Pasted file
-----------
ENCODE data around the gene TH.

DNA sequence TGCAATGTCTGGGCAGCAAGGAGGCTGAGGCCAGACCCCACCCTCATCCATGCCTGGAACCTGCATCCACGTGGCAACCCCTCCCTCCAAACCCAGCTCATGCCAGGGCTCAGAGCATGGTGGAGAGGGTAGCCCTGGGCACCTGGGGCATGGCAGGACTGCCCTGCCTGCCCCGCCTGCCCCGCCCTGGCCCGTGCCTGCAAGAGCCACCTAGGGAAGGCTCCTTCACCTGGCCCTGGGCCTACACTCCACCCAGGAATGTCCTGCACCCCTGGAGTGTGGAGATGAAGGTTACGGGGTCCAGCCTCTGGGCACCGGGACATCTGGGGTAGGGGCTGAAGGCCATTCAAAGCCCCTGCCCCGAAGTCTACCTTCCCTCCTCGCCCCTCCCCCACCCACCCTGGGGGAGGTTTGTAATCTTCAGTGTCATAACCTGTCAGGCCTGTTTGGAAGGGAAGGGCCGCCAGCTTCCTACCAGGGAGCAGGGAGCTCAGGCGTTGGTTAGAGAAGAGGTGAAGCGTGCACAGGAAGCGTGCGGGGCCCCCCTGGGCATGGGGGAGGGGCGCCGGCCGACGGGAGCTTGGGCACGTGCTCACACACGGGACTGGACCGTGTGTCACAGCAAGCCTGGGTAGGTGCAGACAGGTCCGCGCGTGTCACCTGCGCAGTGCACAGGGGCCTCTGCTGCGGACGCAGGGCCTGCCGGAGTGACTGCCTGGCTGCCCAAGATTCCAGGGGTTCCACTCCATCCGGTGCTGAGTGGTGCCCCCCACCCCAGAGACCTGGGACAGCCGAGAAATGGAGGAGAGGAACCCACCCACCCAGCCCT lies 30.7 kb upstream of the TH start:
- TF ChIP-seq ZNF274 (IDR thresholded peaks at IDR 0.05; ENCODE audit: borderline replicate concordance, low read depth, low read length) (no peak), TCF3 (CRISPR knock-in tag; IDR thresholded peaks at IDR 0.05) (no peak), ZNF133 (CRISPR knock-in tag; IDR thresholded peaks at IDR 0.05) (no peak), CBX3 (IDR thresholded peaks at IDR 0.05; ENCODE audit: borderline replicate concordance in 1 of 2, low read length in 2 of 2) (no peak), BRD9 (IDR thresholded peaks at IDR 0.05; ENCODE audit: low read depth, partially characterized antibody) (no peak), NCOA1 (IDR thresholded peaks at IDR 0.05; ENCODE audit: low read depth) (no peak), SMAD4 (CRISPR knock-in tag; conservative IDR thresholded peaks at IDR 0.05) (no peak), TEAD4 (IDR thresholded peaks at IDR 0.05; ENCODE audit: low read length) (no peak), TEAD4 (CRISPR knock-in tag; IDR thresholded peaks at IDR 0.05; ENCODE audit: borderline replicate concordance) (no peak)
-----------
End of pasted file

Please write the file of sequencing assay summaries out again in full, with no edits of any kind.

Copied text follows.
ENCODE data around the gene TH.

DNA sequence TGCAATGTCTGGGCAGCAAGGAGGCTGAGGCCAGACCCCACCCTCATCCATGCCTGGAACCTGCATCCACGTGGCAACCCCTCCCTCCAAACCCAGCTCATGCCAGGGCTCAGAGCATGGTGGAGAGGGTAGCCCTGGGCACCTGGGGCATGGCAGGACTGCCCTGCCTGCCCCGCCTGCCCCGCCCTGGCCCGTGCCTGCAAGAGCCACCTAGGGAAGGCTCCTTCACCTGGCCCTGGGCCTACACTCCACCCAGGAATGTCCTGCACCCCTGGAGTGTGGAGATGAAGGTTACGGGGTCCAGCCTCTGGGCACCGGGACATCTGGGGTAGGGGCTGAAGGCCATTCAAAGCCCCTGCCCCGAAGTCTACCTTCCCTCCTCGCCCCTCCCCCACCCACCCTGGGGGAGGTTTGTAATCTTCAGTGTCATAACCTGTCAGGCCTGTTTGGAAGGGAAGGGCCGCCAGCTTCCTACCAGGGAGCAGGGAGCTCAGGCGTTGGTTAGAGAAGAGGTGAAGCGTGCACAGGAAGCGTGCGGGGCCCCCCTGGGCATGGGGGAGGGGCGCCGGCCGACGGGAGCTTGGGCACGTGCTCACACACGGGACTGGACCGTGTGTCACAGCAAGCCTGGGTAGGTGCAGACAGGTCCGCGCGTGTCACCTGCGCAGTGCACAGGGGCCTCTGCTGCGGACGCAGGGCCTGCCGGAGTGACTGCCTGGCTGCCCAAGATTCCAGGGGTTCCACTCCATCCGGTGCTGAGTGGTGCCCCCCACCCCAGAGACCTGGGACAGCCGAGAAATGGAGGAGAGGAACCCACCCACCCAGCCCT lies 30.7 kb upstream of the TH start:
- TF ChIP-seq ZNF274 (IDR thresholded peaks at IDR 0.05; ENCODE audit: borderline replicate concordance, low read depth, low read length) (no peak), TCF3 (CRISPR knock-in tag; IDR thresholded peaks at IDR 0.05) (no peak), ZNF133 (CRISPR knock-in tag; IDR thresholded peaks at IDR 0.05) (no peak), CBX3 (IDR thresholded peaks at IDR 0.05; ENCODE audit: borderline replicate concordance in 1 of 2, low read length in 2 of 2) (no peak), BRD9 (IDR thresholded peaks at IDR 0.05; ENCODE audit: low read depth, partially characterized antibody) (no peak), NCOA1 (IDR thresholded peaks at IDR 0.05; ENCODE audit: low read depth) (no peak), SMAD4 (CRISPR knock-in tag; conservative IDR thresholded peaks at IDR 0.05) (no peak), TEAD4 (IDR thresholded peaks at IDR 0.05; ENCODE audit: low read length) (no peak), TEAD4 (CRISPR knock-in tag; IDR thresholded peaks at IDR 0.05; ENCODE audit: borderline replicate concordance) (no peak)